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I am trying to script a wget command to download a web page and all it's attachments and jpegs etc.

When I enter the script by hand, it works, but I need to run this over 35000 times to archive an old web site which is outside of my control (international company politics, but I'm the owner of the data).

My problem has been in variablising the session parameters.

My script so far is as follows:

cnt=35209
# initialise the headers
general_settings='-4 -P xyz --restrict-file-names=windows -nc --limit-rate=250k'
html_page_specific='--convert-links --html-extension'
proxy='--proxy-user=xxxxxx --proxy-password=yyyyyyy' 
session="--header=\'Host: mywebsite.com:9090\' --header=\'User-Agent: Mozilla/5.0 (Windows NT 5.1; rv:20.0) Gecko/20100101 Firefox/20.0\'"
address=http://mywebsite.com:9090/browse/item-$cnt

echo $general_settings $proxy $session $cookie $address
echo
echo
echo Getting item-$cnt...

#while [ $cnt -gt 0 ]
#do
#  # get the page
  wget --debug $general_settings $html_page_specific $proxy $session $cookie $address

  # now get the attachments, pdf, txt, jpg, gif, sql, etc...
#  wget -A.pdf  $general_settings -r $proxy $session $cookie $address
#  wget -A.txt  $general_settings -r $proxy $session $cookie $address
#  wget -A.jpg  $general_settings -r $proxy $session $cookie $address
#  wget -A.gif  $general_settings -r $proxy $session $cookie $address
#  wget -A.sql  $general_settings -r $proxy $session $cookie $address
#  wget -A.doc  $general_settings -r $proxy $session $cookie $address
#  wget -A.docx $general_settings -r $proxy $session $cookie $address
#  wget -A.xls  $general_settings -r $proxy $session $cookie $address
#  wget -A.xlsm $general_settings -r $proxy $session $cookie $address
#  wget -A.xlsx $general_settings -r $proxy $session $cookie $address
#  wget -A.xml  $general_settings -r $proxy $session $cookie $address
#  wget -A.ppt  $general_settings -r $proxy $session $cookie $address
#  wget -A.pptx $general_settings -r $proxy $session $cookie $address
#  wget -A.png  $general_settings -r $proxy $session $cookie $address
#  wget -A.ps   $general_settings -r $proxy $session $cookie $address
#  wget -A.mdb  $general_settings -r $proxy $session $cookie $address
#  ((cnt=cnt-1))
#
#done

but when I run the script, I get the following output

Getting item-35209...
Setting --inet4-only (inet4only) to 1
Setting --directory-prefix (dirprefix) to xyz
Setting --restrict-file-names (restrictfilenames) to windows
Setting --no (noclobber) to 1
Setting --limit-rate (limitrate) to 250k
Setting --convert-links (convertlinks) to 1
Setting --html-extension (htmlextension) to 1
Setting --proxy-user (proxyuser) to xxxxx
Setting --proxy-password (proxypassword) to yyyyy
Setting --header (header) to \'Host:
Setting --header (header) to 'Cookie:
DEBUG output created by Wget 1.11.4 Red Hat modified on linux-gnu.

As you can see, the Host and Cookie sections are not being properly formatted, resulting in the wget command failing to log in and extract the data.

I've been reading the bash man pages, googling, and have tried several related suggestions from SO, but I'm still unable to get the command to execute.

Anyone out there going to be nice enough to show me the correct way to quote quotes in veriables?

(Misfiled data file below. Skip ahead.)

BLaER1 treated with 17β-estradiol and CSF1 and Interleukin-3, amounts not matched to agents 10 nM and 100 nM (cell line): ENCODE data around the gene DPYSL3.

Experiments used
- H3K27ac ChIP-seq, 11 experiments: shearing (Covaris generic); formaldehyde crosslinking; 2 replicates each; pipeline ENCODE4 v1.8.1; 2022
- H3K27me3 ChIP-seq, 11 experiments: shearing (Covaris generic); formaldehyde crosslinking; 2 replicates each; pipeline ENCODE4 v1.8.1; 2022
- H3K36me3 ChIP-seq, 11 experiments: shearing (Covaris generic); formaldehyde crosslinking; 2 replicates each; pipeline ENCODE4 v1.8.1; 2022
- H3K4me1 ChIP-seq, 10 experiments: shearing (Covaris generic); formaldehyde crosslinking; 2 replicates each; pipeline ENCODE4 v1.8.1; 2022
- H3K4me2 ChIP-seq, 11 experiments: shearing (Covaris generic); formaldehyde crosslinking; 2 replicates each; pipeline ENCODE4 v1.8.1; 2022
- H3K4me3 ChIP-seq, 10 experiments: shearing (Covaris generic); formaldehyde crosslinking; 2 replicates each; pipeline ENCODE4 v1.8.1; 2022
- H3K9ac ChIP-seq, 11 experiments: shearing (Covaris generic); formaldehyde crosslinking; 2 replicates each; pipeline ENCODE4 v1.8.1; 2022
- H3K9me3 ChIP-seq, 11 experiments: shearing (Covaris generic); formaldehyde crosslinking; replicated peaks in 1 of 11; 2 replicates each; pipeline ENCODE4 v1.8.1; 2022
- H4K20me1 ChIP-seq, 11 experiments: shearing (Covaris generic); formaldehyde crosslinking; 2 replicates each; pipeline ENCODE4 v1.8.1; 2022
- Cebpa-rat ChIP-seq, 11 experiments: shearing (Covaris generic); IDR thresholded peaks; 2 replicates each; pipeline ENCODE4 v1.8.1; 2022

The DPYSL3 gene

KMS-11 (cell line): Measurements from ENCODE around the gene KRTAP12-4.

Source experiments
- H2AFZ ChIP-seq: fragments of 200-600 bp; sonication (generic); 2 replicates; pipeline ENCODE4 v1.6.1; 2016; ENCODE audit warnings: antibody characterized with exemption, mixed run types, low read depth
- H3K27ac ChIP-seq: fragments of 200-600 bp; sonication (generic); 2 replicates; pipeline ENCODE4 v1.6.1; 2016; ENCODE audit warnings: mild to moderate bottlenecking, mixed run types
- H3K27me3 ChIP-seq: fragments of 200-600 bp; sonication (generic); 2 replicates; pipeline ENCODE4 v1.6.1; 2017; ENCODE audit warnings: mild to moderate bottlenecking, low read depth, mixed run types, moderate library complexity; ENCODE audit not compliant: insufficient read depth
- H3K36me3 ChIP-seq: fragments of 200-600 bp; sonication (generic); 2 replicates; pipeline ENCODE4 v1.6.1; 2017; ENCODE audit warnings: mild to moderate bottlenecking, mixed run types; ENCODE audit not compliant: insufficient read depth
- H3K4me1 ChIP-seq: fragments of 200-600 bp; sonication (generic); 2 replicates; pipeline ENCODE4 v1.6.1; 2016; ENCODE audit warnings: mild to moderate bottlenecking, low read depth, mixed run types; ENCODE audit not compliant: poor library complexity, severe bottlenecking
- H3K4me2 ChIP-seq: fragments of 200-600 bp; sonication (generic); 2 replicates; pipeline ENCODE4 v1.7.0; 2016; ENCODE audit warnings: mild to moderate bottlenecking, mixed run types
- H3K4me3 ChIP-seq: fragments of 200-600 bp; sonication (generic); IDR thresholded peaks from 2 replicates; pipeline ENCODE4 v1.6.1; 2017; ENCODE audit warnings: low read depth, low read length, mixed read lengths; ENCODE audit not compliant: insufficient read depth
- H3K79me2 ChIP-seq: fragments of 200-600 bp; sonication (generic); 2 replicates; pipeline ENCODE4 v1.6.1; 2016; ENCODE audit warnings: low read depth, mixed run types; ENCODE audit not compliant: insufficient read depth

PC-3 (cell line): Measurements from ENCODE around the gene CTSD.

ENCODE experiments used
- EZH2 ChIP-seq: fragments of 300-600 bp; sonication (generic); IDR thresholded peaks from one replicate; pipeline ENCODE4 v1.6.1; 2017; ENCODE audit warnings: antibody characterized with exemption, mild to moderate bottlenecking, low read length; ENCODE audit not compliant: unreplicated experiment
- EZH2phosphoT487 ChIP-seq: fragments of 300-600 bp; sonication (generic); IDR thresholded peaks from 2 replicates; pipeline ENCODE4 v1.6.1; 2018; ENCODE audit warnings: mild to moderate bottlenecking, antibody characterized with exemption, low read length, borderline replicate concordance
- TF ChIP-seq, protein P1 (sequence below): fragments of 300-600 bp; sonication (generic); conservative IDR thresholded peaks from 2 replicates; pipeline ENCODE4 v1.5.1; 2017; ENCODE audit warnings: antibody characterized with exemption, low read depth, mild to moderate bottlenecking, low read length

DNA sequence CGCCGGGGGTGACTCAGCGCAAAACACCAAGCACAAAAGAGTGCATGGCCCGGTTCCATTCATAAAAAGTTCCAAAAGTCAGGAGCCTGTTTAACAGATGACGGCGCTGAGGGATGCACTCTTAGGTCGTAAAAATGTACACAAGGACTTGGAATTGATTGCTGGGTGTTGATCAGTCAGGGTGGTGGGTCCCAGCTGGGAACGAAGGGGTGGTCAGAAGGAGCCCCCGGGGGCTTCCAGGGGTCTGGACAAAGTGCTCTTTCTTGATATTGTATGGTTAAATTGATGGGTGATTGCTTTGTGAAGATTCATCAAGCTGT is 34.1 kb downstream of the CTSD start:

Thanks,

share|improve this question
up vote 2 down vote accepted

Quotes inside of quoted strings or variables are ordinary characters, not quoting characters. There's no way to change that. Use an array instead:

A=(a b 'c d' 'e f')
cmd "${A[@]}"

calls cmd with four arguments a, b, c d, and e f.

(You could achieve a similar effect with eval, but that's a lot more error prone. In your case, using arrays is much more convenient.)

share|improve this answer
    
Uwe, Sorry to be dumb about this, but I don't see how this will make any difference, as my strings contain quotes, i.e. "--header=\'Host: mywebsite.com:9090\' Could you expand on how I would enter the variable value in the array so that the quotes would be read properly by Bash? – dhevans79 May 6 '13 at 12:36
    
Or is the format that I'm using correct, and that by using the array, Bash will start to interpret them correctly? – dhevans79 May 6 '13 at 12:37
    
Define session=(--header='Host: mywebsite.com:9090' --header='User-Agent: ... Firefox/20.0') and then use "${session[@]}" instead of $session. The other variables must be modified analogously. – Uwe May 6 '13 at 12:42
    
Thanks, perfect. Now I need to go research how the arrays work so that I actually understand what this is doing. Much appreciated for the answer and example. – dhevans79 May 6 '13 at 13:06
session="--header=Host: mywebsite.com:9090 --header=User-Agent: Mozilla/5.0 (Windows NT 5.1; rv:20.0) Gecko/20100101 Firefox/20.0"

use this,

share|improve this answer
    
If you do this, then wget is either called with separate arguments --header=Host:, mywebsite.com:9090, --header=User-Agent:, Mozilla/5.0, etc. (if one uses $session), or with one single argument --header=Host: ... Firefox/20.0 (if one uses "$session"). Neither of these does the intended thing, i.e., calling with two arguments --header=Host: mywebsite.com:9090 and --header=User-Agent: Mozilla/5.0 ... Firefox/20.0. – Uwe May 6 '13 at 11:45
    
the comment above is correct. This is exactly what I see in the output when I tried this prior to asking the question on SO. – dhevans79 May 6 '13 at 12:39

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